realjohnboy
 
  1  
Reply Thu 25 Sep, 2008 05:44 pm
@mysteryman,
Total mortgage debt, according to the one number I could quickly find, is $10.7 Trillion. I could source that, but you can do it by googling in "U.S. home mortgage debt" or something like that.
0 Replies
 
msolga
 
  1  
Reply Thu 25 Sep, 2008 05:45 pm
@mysteryman,
Good idea! Idea

(BTW the news coverage of all this in Oz has been incredible. Blow by blow accounts - minute by minute. Well, almost. I'm starting to feel I live in the US! Wink )
0 Replies
 
fbaezer
 
  3  
Reply Thu 25 Sep, 2008 06:04 pm
"Let it crash!". Easy to say, very hard to deal with in real life.
I gather none of you have ever lived -at least as adults- a deep recession or a serious national financial crisis.
I have.
It's not fun. Not fun at all, I tell you.

If economics were ethical, then alright, Americans -both Wall Street and the public- need their commuppance. But it's not a matter of ethics, it's a matter of making, or letting a system work.
You want the system to work? Then the only way is to save the institutions and the very con-men that have screwed you -with your consensus-. Socialize the debt, after the speculative earnings were heavily privatized.
You don't want the system to work? Let it plunge into chaos. Let the whole world plunge into chaos, and start pronouncing the feared word: Socialism.




Rockhead
 
  1  
Reply Thu 25 Sep, 2008 06:08 pm
@fbaezer,
FB is a sharp guy, and worthy opponent.

Ethics has Zero to do with where we are now...

(great post, Zap)
0 Replies
 
roger
 
  1  
Reply Thu 25 Sep, 2008 06:09 pm
@fbaezer,
fbaezer wrote:

-with your consensus-.


Yep.

And I'm thinking of no jobs, a disappearing IRA, and other savings that FDIC couldn't possibly make good on in a general collapse.
0 Replies
 
roger
 
  2  
Reply Thu 25 Sep, 2008 06:16 pm
@mysteryman,
mysteryman wrote:

I have no figures to support this, but I do wonder.

That 700 billion dollar bailout that congress is proposing, instead of bailing out the banks, I cant help but think it would be cheaper for the govt (read taxpayer) to simply pay off everyones mortgages.

That way, the taxpayer would get something for our money, instead of just pissing it away.


Now, just a damn minute, feller. You mean, I'd get to help pay for it after deciding that the market were way over priced for my income? Yes, I could have qualified for one of those mortgages. It's easy to blame irresponsible lenders, but there's such a thing as irresponsible borrowers, too. Make 'em pay.
Ramafuchs
 
  0  
Reply Thu 25 Sep, 2008 06:28 pm
@roger,
If i kill my parents and appeal to the insitutions( Legal/commerical/ government) to help my hapless predicament will the compassionate cellphone connected comrades in arms hug me?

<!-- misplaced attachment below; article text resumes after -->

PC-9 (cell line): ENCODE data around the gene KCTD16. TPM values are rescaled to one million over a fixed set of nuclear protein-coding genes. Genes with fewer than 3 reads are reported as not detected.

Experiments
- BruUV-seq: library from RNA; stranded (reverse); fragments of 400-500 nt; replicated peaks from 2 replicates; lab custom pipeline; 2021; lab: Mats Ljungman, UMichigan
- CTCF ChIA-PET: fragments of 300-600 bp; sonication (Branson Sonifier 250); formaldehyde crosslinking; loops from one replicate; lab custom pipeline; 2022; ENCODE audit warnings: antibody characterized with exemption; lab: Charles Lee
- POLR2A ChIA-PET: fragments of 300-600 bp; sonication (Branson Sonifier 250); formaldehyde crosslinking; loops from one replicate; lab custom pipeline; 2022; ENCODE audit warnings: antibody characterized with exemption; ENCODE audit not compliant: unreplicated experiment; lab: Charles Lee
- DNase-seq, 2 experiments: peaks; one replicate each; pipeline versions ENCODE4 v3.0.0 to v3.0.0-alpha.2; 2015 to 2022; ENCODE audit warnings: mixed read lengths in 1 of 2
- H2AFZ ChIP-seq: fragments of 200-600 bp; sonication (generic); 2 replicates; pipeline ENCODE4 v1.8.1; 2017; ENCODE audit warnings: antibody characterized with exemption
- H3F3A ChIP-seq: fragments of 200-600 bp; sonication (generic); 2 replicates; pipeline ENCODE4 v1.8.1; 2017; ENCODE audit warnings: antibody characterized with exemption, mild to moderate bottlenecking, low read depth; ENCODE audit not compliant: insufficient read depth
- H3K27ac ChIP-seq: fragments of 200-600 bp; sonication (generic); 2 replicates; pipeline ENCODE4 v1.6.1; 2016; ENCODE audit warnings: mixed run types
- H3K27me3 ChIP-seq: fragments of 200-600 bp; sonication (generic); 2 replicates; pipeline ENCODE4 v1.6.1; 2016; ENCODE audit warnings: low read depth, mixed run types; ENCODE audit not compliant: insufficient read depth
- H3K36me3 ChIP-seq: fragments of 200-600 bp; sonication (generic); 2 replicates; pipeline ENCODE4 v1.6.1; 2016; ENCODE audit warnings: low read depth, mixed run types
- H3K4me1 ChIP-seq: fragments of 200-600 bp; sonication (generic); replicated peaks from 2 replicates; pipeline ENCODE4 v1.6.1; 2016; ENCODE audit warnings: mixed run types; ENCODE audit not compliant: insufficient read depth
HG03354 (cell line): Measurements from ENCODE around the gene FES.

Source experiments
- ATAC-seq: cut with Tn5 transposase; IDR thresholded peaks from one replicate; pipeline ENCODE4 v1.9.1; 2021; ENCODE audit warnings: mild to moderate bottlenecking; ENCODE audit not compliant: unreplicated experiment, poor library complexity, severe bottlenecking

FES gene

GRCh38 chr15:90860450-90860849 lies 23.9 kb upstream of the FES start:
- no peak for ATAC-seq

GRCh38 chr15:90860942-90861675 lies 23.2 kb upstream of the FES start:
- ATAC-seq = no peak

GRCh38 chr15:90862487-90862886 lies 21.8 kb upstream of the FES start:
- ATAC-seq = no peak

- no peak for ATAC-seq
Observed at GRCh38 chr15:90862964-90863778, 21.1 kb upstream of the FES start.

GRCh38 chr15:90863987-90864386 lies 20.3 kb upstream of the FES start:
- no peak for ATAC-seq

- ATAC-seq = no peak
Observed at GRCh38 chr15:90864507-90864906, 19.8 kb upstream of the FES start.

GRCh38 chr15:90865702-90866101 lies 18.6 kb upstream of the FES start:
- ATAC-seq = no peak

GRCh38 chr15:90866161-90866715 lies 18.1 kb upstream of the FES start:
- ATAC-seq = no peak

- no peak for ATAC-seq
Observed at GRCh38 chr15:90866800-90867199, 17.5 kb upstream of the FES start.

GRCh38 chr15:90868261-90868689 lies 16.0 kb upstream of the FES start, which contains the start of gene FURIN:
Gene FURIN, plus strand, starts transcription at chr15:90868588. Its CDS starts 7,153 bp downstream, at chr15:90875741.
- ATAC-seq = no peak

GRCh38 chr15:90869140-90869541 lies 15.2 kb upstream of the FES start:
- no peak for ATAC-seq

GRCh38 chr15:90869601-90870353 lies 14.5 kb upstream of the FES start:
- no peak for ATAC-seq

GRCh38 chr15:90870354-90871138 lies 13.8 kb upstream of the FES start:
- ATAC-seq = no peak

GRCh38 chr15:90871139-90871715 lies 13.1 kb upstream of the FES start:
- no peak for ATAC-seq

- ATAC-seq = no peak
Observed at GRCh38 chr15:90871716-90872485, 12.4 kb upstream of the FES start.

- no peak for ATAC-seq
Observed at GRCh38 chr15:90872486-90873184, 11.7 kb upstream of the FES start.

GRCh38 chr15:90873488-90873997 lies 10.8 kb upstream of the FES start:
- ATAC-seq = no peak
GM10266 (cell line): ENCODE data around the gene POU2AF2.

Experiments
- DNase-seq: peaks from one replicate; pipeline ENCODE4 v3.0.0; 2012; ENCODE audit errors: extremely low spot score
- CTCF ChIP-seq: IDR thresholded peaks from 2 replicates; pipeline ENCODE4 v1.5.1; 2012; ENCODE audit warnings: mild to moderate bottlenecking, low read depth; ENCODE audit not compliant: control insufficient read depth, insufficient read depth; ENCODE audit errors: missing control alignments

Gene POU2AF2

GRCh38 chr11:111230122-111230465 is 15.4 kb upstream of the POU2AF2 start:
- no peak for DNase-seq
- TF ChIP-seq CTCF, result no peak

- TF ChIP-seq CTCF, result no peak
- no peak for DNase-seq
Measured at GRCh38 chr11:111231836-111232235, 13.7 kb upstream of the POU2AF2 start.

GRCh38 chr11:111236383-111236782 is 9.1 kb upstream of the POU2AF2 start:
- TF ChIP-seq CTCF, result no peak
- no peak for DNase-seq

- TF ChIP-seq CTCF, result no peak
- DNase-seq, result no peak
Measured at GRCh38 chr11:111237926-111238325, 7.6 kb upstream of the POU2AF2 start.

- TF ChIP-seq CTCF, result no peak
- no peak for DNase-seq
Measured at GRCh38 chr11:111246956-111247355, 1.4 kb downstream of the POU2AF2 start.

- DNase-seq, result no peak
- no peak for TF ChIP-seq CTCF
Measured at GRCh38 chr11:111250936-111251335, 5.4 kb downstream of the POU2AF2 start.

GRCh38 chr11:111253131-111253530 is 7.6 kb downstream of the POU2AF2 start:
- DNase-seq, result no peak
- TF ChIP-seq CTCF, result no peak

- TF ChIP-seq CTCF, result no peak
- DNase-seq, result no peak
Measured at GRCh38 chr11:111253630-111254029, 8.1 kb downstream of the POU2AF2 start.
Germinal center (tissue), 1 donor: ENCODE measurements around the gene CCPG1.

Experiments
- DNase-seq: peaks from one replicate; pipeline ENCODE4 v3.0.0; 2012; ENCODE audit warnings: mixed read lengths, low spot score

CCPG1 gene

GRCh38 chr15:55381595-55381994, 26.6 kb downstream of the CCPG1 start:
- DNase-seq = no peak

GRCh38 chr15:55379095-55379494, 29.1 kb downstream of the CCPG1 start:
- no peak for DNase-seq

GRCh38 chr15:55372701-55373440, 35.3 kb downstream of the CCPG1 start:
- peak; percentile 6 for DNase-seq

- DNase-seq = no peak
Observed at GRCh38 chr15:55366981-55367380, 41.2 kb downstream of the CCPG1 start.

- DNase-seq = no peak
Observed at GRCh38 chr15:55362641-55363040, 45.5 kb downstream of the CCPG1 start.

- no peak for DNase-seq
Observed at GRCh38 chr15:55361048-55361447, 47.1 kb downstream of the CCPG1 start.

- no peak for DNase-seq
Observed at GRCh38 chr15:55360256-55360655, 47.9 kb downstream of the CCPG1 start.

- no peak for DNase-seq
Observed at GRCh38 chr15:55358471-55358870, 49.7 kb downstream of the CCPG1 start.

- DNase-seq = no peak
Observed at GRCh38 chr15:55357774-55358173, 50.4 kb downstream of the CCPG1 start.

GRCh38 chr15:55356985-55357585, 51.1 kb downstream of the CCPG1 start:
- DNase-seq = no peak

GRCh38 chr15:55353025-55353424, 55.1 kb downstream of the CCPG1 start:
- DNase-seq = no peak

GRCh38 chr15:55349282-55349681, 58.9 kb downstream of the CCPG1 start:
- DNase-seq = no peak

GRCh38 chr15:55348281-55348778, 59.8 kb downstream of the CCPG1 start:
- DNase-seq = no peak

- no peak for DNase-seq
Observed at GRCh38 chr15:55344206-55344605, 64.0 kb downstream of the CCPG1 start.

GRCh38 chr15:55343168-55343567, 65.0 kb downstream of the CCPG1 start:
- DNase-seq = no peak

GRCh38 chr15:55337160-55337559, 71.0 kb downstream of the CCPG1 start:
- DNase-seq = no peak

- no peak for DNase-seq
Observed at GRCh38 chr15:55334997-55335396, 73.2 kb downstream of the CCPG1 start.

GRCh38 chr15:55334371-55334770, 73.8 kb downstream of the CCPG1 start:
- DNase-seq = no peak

No
in texas( bushes resident) I will get a quick justice and without toruture get executed.

But if I were a barbaric banker or banal tax evader
and due to my ignorant decision trillion or billion dollors gone astry,
then the same criminals( whether Dems or repubs) will break their election campaighn and sign a document to save the capitalistic Gandhis and MLK.
Laugh a lot.
China is a better country which had only polluted milk but Usa is a country which follows the holy unchecked barbaric market economy
0 Replies
 
realjohnboy
 
  5  
Reply Thu 25 Sep, 2008 06:31 pm
Yeah. A number of pages ago, in response to a statement about "Letting it Crash" in order to punish Wall Street etc, Thomas (from Germany) wrote "I'm out" on that idea and talked about his country after the war. I echoed his opinion. "I'm out." This situation sucks but we can not allow the banking system to seize up. One of the next posts made mention of "cutting off your nose to spite your face."
In my mind, what Fbaezer says is dead on. We may not like the medicine; it tastes bad. But we need to take it.
(BTW, if I were a betting man, I don't think the Asian markets will regard this as particularly good. But I have been known to be really, really wrong about the stock market).
FreeDuck
 
  3  
Reply Thu 25 Sep, 2008 06:31 pm
@fbaezer,
Sure. All true. This isnt about comeuppance, though, its about not postponing the consequences for future generations to deal with. If we get it right, fine. But if we dont, it will be our children living through the deep recession or depression.
cicerone imposter
 
  2  
Reply Thu 25 Sep, 2008 06:33 pm
@realjohnboy,
rjb, The problem is that congress has not looked at other options. Current mortgages and property values cannot be estimated with any accuracy; the biggest weakness of the plan.
fbaezer
 
  2  
Reply Thu 25 Sep, 2008 06:44 pm
@FreeDuck,
That's exactly the point.
Do you honestly think that "letting it crash" will lead to a better regulated market, and a healthier and ever saner economy?
If it were the case, I'd be with you. Like a good Marxist-idealist (excuse me for the oxymoron), I'd be willing to some personal and family sacrifice to get the Wheel of History rolling to the side of the People. It's not the case.